The FDA has accepted a biologics license application for sacituzumab govitecan as a treatment for patients with metastatic triple-negative breast cancer who have received at least 2 prior therapies for metastatic disease.
The FDA has accepted a biologics license application (BLA) for sacituzumab govitecan as a treatment for patients with metastatic triple-negative breast cancer (TNBC) who have received at least 2 prior therapies for metastatic disease, according to a statement from the company developing the antibody-drug conjugate (ADC), Immunomedics.1
A prior application for sacituzumab govitecan received a complete response letter (CRL) from the FDA in January 2019, citing chemistry, manufacturing, and control matters, which did not warrant the conduct of a second clinical trial.2 The FDA has assigned June 2, 2020, as the new Prescription Drug User Fee Act (PDUFA) action date for sacituzumab govitecan, which consists of the active metabolite of irinotecan, SN-38, linked with a humanized IgG antibody targeted against TROP-2, a cell-surface glycoprotein that is expressed in more than 90% of TNBC.
“We are pleased that the FDA has accepted our resubmission, which was a top priority for us in 2019,” Behzad Aghazadeh, executive chairman of Immunomedics, the developer of the ADC, stated in a press release. “We look forward to working closely with the FDA to facilitate their review of our BLA to enable us to bring this potentially transformational treatment to patients affected by mTNBC.”
The BLA for sacituzumab govitecan was based on findings from a phase I/II study, which included 108 patients with TNBC at a median age of 55 years (range, 31-80). The majority of patients had visceral metastases (80%). Sacituzumab govitecan was administered at 10 mg/kg on days 1 and 8 of each 28-day cycle. Patients’ ECOG performance status was 0 (30%) and 1 (70%), and the median time from metastatic diagnosis to treatment in the study was 1.5 years. Overall, 57 patients had moderate (2+) to strong (3+) TROP-2 expression by immunohistochemistry and 5 had weak or absent staining for the marker. The data were not available for the remaining patients.
The median number of prior regimens was 3 (range, 2-10), which include checkpoint inhibitors for 16.7%. Additionally, 41% of patients were treated in the third-line setting and 59% were in the fourth-line or greater setting. The most common prior therapies were taxanes (98%), anthracyclines (86%), cyclophosphamide (85%), and platinum agents (75%).
In results, which were published in the New England Journal of Medicine,3 at a median follow-up of 9.7 months the objective response rate (ORR) was 33.3% by local assessment (95% CI, 24.6%-43.1%) with a median duration of response (DOR) of 7.7 months (95% CI, 4.9-10.8). The clinical benefit rate (ORR plus stable disease) was 45.4%. By blinded independent central review, the ORR was 34.3% (95% CI, 25.4%-44.0%) and the median DOR was 9.1 months (95 CI, 4.6-11.3).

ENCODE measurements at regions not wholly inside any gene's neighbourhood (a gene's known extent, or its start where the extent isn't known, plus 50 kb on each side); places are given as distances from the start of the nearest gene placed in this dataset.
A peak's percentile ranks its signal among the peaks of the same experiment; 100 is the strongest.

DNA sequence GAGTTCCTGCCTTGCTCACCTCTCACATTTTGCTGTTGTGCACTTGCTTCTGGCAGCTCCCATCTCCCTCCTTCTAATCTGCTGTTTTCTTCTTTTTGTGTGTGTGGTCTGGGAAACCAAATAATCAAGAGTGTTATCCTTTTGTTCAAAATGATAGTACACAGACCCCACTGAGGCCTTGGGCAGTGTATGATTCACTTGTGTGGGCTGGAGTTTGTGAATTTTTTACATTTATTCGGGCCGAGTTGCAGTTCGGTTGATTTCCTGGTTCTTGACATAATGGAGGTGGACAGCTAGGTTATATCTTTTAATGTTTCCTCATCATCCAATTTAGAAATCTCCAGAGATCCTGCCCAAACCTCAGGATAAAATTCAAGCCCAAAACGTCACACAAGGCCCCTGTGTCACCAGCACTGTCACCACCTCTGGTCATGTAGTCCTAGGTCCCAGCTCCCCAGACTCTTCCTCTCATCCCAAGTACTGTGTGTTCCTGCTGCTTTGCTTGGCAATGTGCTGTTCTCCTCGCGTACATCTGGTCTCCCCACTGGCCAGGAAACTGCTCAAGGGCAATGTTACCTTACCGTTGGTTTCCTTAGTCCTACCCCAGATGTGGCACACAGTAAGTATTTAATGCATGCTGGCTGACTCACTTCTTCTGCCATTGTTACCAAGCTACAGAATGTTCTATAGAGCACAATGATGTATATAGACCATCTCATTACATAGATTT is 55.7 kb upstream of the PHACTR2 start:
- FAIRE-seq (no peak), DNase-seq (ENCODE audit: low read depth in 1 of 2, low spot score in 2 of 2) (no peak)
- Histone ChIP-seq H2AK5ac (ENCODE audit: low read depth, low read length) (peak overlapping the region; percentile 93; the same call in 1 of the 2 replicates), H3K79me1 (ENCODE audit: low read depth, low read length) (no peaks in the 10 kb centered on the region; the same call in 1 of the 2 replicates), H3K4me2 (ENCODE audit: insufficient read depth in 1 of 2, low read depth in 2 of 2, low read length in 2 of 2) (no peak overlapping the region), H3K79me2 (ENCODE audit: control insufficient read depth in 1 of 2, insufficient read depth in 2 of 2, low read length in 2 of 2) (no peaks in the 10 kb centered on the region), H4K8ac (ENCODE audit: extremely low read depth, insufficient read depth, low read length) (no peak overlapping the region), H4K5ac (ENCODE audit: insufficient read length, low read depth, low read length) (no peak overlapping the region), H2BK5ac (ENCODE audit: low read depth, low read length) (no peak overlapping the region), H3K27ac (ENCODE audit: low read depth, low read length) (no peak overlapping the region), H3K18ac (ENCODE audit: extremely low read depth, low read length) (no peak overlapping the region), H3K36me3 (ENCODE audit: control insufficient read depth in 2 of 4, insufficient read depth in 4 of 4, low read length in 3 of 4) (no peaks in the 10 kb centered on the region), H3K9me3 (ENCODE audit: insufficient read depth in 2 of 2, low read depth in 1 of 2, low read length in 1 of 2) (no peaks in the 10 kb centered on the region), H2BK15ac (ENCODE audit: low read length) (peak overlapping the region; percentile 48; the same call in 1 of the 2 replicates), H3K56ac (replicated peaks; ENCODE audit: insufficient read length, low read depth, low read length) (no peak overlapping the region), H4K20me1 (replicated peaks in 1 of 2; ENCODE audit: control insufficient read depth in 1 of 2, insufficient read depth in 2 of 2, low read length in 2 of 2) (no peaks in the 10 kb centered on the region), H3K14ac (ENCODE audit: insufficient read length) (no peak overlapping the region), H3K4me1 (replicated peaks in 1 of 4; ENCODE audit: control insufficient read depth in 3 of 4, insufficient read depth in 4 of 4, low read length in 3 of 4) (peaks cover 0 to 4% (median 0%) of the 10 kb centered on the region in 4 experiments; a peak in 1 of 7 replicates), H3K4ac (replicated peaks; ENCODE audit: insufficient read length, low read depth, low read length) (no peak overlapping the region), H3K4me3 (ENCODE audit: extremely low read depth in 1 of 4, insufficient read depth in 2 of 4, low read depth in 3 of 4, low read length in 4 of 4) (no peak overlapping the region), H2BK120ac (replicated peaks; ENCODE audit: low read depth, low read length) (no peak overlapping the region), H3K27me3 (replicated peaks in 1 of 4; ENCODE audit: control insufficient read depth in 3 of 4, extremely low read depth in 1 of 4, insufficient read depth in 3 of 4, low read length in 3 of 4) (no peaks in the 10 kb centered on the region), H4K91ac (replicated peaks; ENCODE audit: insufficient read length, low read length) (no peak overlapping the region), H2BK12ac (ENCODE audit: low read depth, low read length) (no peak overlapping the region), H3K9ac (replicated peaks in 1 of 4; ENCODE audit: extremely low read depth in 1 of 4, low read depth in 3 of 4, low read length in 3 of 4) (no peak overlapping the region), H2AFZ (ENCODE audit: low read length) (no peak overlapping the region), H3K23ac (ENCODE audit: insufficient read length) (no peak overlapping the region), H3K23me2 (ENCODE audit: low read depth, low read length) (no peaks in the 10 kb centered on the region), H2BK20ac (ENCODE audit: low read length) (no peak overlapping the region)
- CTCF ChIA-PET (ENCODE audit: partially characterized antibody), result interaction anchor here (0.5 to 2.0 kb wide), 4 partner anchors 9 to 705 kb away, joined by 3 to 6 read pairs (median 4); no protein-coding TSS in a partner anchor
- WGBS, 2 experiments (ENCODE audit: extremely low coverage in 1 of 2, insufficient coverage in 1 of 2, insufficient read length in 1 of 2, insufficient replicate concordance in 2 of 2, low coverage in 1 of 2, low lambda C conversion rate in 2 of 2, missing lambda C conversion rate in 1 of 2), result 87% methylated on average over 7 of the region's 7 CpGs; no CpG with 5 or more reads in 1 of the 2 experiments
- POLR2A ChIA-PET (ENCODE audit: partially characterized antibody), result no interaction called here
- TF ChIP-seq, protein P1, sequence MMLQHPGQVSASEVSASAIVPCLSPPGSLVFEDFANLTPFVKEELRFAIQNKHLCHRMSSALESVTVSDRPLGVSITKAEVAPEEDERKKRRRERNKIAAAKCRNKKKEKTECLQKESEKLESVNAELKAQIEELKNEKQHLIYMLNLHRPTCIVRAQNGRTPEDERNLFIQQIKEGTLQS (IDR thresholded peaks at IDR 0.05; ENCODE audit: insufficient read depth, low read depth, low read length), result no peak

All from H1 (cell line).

The median progression-free survival (PFS) was 5.5 months (95% CI, 4.1-6.3). The estimated 6-month PFS rate 41.9%. By 12 months, the PFS rate with sacituzumab govitecan was estimated at 15.1%. The median overall survival (OS) was 13.0 months (95% CI, 11.2-13.7), with an estimated 6-month OS rate of 78.5% and a 12-month estimate of 51.3%.
Grade 3/4 adverse events (AEs) were experienced by 85% of patients receiving treatment with sacituzumab govitecan. Serious AEs were reported in 35% of patients. Overall, just 3 patients discontinued treatment due to AEs, of these 2 were deemed from study drug-related causes. Dose reductions to 7.5 mg/kg occurred in 25% of patients and the rest were able to continue sacituzumab govitecan at the 10 mg/kg dose.
The most common (≥10%) grade 3/4 AEs were neutropenia (41.7%), anemia (11%), decreased white-cell count (11%), hypophosphatemia (9%), diarrhea (8%), and fatigue and asthenia (8%). Ten patients (9.3%) developed febrile neutropenia during the course of the study. Additionally, 4 deaths occurred during treatment, and 3 patients discontinued due to AEs.
The phase III ASCENT trial is currently exploring sacituzumab govitecan in comparison with treatment of physician choice for patients with metastatic TNBC. The trial, which has fully accrued 529 patients, is expected to report results in 2020 (NCT02574455). The current BLA for sacituzumab govitecan, if approved, will provide an accelerated approval for the medication. Finding from the ASCENT trial will act as confirmation.